Description of Problem:
Installation of Red Hat Linux 7.2 fails on one of our systems which is
happily running Red Hat 7.0 today. The harware is:
Mainboard: Asus PDB-DS
Disk: Seagate ST16403LW (36Gb Cheetah)
SCSI controller: Tekram DC-390 U2B or on-board Adaptec AIC-7890; have tried
connecting the disk to both, whith the same result
Steps to Reproduce:
1. Start installer; I'm assuming you know how.
2. Select "Custom" or "Upgrade Existing System"
3. Select "Disk Druid" for "Custom" partitions.
"Upgrade Existing System" says:
You don't have any Linux partitions. You can't
upgrade this system
An error has occured - no valid devices
were found on which to create new
filesystems. Please check you hardware
for the cause of this problem.
If I go to VC-2, I can access the root file system by doing:
# mknod /dev/sda6 b 8 6
# mount /dev/sda6 <somewhere>
Note that the disk was NOT automatically mounted on /mnt/sysimage.
THE MOST IMPORTANT QUESTION:
As you can see, I know *everything* there is to know about the disk and its
file systems. WHY CAN'T THE INSTALLER LET ME TELL IT WHAT IT DOESN'T FIND
Can you get the output of /proc/scsi/scsi, /proc/partitions, and /proc/modules
from the installer environment by copying them to a floppy from the shell on
tty2 and attach them to this bug report?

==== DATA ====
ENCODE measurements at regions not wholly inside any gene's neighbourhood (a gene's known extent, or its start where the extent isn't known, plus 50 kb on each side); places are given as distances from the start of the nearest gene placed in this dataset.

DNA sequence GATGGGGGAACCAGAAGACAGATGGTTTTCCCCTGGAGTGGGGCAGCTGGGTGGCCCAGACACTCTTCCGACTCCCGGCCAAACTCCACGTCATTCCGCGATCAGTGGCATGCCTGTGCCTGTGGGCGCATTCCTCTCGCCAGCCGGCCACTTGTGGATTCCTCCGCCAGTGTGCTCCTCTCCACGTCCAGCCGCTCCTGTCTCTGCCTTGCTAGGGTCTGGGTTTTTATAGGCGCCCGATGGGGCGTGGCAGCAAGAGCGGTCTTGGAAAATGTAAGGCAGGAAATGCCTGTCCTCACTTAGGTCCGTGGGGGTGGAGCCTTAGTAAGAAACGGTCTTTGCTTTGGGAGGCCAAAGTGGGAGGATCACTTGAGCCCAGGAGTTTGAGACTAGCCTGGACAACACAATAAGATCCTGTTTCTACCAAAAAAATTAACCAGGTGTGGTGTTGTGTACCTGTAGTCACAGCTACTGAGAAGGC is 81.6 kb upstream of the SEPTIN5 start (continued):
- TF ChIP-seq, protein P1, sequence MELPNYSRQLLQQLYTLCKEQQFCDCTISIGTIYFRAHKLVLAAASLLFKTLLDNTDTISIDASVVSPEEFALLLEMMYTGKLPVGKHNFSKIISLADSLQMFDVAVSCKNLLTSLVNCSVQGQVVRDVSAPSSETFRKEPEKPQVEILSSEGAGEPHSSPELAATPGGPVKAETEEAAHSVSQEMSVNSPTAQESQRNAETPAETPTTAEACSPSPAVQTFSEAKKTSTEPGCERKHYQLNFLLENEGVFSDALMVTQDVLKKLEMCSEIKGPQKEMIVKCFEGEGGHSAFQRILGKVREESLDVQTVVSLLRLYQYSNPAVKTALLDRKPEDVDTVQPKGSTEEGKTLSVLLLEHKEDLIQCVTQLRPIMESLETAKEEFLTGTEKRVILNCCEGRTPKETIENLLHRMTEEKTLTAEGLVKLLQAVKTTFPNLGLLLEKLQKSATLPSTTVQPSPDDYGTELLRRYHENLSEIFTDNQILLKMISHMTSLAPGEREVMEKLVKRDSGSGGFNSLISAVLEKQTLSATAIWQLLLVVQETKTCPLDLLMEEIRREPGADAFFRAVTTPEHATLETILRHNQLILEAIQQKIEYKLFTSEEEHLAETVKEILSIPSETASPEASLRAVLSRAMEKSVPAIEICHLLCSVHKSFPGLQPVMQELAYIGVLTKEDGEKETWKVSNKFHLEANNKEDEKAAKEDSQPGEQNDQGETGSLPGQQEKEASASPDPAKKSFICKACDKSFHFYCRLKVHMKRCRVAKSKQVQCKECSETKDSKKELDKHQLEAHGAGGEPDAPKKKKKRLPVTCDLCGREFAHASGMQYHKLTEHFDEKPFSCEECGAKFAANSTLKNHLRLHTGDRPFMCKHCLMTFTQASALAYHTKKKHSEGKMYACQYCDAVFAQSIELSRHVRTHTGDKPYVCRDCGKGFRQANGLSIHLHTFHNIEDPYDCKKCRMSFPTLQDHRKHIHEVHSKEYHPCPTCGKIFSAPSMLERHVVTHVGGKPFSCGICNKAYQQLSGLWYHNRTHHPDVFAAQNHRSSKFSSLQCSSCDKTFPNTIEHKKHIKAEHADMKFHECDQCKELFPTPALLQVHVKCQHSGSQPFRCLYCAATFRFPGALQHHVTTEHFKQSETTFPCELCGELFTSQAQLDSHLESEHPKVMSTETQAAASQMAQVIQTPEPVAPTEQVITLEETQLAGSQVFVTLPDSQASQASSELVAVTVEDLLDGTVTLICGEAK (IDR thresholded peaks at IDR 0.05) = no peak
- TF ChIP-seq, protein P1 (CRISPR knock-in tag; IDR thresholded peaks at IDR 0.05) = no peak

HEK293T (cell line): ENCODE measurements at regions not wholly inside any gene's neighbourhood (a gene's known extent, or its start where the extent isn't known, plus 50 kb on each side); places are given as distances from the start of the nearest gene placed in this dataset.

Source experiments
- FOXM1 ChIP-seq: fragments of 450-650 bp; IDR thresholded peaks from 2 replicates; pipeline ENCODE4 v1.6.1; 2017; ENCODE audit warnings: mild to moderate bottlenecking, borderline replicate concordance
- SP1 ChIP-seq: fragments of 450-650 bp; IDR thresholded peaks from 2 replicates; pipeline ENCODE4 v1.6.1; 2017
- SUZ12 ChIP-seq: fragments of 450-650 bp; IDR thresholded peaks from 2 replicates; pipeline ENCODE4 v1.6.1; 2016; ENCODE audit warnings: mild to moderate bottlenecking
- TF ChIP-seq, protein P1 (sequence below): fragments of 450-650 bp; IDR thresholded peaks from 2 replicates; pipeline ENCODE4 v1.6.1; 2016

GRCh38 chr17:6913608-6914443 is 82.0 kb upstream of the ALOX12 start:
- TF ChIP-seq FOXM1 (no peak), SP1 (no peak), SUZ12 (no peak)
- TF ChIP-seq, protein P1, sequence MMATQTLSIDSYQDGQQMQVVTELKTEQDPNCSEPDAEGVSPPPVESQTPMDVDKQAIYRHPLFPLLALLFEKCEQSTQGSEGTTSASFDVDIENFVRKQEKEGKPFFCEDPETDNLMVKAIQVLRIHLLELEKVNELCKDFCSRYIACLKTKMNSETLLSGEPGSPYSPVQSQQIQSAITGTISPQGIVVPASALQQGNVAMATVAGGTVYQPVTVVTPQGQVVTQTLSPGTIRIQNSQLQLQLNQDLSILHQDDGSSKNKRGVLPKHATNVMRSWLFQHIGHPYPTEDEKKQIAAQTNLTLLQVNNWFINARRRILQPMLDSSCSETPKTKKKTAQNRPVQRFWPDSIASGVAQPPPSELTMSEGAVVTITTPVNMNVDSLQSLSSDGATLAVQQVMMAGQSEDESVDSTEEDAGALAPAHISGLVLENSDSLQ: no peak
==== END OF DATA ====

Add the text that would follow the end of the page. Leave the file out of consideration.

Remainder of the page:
Created attachment 40468 [details]
Created attachment 40469 [details]
Created attachment 40470 [details]
The requested files have been attached.
Once again, note that I have tried various different variants of the SCSI setup;
I have disabled the Adaptec, removed the Tekram and connected the disk to the
Adaptec, disconnected the CD-ROM etc. (and started installation via ftp), all
with the same result. In other words, the configuration outlined in the /proc
files is only one of a number of similar ones where the installation fails.
I tried connecting the harddisk to a different host, and got the same result
there. Looks like the installer has a problem with the particular hard drive I'm
using - it's a Seagate ST136403LW. I have installated successfully on at least
one other unit of the same model, though.
I have now given up using anaconda, and upgraded the system via "live" package
installation (exactly how bad is that, by the way?), and it seems to work quite
well after that. In other words, it is just the installer that has problems with
my hardware, not Linux itself. (Just as I thought.)
BTW, I'm used a custom front-end that will resolve dependencies etc. to do the
actual installation. I wrote it a while back because I couldn't find any
standard utilities that would do quite what I wanted...
If you run parted on /dev/sda after creating the device node in the installer
environment, do you get any sort of errors?
Closing due to inactivity, please reopen if you contine to have problems.
Changed to 'CLOSED' state since 'RESOLVED' has been deprecated.